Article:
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Journal Article

Increased gene expression of acetylcholine receptor and myogenic factors in passively transferred experimental autoimmune myasthenia gravis

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Kues,  Winfried
Department of Cell Physiology, Max Planck Institute for Medical Research, Max Planck Society;

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Witzemann,  Veit
Department of Molecular Neurobiology, Max Planck Institute for Medical Research, Max Planck Society;
Working Group Witzemann / Koenen, Max Planck Institute for Medical Research, Max Planck Society;
Molecular anatomy of the neuromuscular junction, Max Planck Institute for Medical Research, Max Planck Society;
Department of Cell Physiology, Max Planck Institute for Medical Research, Max Planck Society;

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Citation

Asher, O., Kues, W., Witzemann, V., Tzartos, S. J., Fuchs, S., & Souroujon, M. C. (1993). Increased gene expression of acetylcholine receptor and myogenic factors in passively transferred experimental autoimmune myasthenia gravis. The Journal of Immunology, 151(11), 6442-6450. Retrieved from http://www.jimmunol.org/content/151/11/6442.


Cite as: http://hdl.handle.net/11858/00-001M-0000-0019-AAD0-C
Abstract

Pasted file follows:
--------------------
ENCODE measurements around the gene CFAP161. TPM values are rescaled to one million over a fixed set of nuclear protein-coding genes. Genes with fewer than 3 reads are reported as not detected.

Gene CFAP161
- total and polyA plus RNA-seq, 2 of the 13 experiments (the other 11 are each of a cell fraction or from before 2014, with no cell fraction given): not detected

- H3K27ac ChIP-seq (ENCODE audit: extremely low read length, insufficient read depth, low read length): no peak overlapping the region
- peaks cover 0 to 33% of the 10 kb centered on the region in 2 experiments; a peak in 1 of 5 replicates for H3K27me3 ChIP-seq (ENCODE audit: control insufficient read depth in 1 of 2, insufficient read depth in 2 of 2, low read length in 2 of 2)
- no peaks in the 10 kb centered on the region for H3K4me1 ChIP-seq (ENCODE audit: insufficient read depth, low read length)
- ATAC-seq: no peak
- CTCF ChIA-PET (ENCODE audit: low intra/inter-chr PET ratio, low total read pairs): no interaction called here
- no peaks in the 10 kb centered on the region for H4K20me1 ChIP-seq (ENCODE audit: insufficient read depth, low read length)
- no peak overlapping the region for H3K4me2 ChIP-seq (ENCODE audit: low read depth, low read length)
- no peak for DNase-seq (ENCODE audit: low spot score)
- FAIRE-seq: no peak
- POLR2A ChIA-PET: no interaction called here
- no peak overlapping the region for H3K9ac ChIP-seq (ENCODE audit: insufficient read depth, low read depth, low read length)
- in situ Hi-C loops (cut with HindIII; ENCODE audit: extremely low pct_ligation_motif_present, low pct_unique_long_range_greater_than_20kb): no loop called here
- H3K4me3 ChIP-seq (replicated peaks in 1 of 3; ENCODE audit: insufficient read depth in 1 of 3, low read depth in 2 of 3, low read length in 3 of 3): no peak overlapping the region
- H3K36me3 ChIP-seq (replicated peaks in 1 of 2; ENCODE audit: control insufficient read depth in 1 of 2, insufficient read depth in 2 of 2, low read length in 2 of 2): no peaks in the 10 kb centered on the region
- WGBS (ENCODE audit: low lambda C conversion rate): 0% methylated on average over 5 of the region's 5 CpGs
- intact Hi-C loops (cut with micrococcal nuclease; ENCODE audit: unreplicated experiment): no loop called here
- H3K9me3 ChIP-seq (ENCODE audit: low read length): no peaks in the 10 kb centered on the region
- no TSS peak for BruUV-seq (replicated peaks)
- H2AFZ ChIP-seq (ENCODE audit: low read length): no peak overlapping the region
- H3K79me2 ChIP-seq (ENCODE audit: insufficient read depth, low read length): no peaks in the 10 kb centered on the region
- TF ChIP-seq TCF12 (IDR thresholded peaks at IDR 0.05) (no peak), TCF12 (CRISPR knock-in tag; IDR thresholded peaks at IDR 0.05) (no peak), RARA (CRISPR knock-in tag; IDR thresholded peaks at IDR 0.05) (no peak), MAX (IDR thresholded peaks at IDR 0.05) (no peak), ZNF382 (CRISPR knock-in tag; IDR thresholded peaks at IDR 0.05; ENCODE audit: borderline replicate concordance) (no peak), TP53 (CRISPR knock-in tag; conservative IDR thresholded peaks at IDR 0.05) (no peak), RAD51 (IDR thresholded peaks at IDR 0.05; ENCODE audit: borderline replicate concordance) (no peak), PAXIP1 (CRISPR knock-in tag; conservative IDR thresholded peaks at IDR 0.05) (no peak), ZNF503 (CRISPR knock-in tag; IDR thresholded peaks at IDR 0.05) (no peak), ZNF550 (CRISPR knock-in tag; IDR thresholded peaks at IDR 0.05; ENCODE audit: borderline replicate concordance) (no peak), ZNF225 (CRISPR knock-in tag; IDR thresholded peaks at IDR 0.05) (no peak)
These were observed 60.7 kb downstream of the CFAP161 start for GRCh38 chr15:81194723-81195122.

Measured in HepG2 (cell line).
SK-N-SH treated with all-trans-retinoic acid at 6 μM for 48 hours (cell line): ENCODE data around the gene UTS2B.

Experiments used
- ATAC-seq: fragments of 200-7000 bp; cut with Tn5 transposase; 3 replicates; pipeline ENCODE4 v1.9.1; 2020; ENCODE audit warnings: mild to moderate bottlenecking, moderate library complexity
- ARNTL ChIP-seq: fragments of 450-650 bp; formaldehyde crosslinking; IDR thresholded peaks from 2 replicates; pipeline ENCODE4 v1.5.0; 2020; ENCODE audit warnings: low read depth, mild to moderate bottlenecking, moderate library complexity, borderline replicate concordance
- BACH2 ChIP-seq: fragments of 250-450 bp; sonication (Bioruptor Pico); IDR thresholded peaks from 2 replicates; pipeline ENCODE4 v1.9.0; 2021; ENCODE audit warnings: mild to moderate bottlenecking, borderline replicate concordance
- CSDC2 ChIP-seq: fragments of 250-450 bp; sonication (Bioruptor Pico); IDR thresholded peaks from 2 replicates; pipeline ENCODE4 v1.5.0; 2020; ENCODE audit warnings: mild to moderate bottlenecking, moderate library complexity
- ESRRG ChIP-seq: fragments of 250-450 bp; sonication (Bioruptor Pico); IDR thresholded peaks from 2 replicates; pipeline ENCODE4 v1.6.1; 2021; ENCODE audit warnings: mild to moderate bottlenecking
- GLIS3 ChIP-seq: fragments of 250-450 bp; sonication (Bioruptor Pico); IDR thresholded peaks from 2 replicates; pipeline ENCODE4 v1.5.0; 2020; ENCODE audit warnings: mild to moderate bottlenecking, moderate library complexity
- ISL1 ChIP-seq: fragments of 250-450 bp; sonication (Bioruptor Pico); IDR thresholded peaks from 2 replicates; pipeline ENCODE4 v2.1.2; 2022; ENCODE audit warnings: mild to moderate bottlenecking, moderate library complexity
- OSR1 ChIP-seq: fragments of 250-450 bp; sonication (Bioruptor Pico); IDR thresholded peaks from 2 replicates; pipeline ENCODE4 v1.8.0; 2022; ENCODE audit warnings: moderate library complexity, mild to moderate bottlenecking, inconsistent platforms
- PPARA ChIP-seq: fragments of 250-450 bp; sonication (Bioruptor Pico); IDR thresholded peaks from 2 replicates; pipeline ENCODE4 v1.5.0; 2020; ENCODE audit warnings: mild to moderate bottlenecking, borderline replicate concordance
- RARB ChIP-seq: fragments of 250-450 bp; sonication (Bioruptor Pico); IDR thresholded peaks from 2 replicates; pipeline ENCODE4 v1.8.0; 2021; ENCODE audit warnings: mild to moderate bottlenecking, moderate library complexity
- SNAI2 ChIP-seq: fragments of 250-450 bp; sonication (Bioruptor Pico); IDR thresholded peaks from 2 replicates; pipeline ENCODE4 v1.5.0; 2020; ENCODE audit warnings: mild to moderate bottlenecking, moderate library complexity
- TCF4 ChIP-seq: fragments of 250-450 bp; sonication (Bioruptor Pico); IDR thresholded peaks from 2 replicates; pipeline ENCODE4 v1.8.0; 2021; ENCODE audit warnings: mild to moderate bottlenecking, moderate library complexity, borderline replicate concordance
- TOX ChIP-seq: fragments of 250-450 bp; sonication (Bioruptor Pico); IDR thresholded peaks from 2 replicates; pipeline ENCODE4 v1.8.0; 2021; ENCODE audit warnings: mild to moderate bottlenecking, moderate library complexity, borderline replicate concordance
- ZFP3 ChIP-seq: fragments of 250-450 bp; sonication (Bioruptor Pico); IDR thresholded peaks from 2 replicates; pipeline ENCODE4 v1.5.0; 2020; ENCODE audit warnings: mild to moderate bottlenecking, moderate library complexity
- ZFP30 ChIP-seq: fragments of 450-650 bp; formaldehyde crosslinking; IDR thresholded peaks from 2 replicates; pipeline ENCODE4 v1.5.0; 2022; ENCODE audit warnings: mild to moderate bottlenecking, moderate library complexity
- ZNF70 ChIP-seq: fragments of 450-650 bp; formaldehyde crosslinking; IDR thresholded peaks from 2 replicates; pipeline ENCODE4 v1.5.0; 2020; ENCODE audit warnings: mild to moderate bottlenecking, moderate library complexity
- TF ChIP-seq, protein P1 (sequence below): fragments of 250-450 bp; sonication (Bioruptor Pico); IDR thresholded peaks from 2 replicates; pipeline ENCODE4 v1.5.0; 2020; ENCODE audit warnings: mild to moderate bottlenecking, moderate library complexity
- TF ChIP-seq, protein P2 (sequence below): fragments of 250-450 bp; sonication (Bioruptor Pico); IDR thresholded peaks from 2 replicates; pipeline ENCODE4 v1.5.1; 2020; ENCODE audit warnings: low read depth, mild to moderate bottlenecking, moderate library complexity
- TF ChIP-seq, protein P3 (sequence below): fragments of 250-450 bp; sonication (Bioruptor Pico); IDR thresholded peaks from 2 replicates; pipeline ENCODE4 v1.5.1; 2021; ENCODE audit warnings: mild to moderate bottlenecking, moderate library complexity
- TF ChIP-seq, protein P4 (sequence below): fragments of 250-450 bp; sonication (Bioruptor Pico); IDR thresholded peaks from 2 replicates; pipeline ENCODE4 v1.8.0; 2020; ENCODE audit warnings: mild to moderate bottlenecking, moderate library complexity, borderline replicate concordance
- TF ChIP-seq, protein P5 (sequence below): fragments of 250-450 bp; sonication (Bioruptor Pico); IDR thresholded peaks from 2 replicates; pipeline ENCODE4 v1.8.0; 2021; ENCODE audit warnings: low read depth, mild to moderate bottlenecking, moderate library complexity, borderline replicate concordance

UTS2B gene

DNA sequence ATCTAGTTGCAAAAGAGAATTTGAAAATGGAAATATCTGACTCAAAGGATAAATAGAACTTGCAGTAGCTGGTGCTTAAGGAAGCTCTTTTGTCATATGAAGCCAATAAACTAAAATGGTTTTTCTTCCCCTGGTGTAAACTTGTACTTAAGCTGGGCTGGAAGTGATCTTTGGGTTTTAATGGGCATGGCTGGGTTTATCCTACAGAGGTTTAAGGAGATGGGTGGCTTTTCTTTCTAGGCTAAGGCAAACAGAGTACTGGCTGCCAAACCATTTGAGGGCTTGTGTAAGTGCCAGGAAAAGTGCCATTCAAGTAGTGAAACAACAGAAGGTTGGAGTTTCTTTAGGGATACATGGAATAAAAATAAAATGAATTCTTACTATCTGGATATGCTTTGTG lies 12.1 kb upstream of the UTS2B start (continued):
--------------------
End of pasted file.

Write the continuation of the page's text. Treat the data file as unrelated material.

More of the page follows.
The passive transfer of myasthenia gravis by injection of mAb against muscle acetylcholine receptor (AChR) alpha−subunit, results in increased expression of AChR subunit genes, mainly at synaptic regions. The gene expression of AChR and of other muscle−specific proteins is regulated in a similar manner in passively transferred experimental autoimmune myasthenia gravis (EAMG) and in AChR−induced EAMG. Administration of AChR−specific mAb leads to a significant reduction in muscle AChR content and to an elevation in the mRNA levels corresponding to the adult, synaptic type of the receptor, as shown by Northern blot and in situ hybridization analyses. The mRNA levels of the myogenic factors myogenin and MRF4 are also increased moderately, whereas MyoD transcript levels remain unchanged. Thus, passive transfer of EAMG by mAb directed to defined epitopes of AChR alpha−subunit provides a suitable model for analyzing and following the cascade of molecular events triggered by anti−AChR immunopathologic antibodies and may shed light on the regulatory mechanisms underlying the human disease as well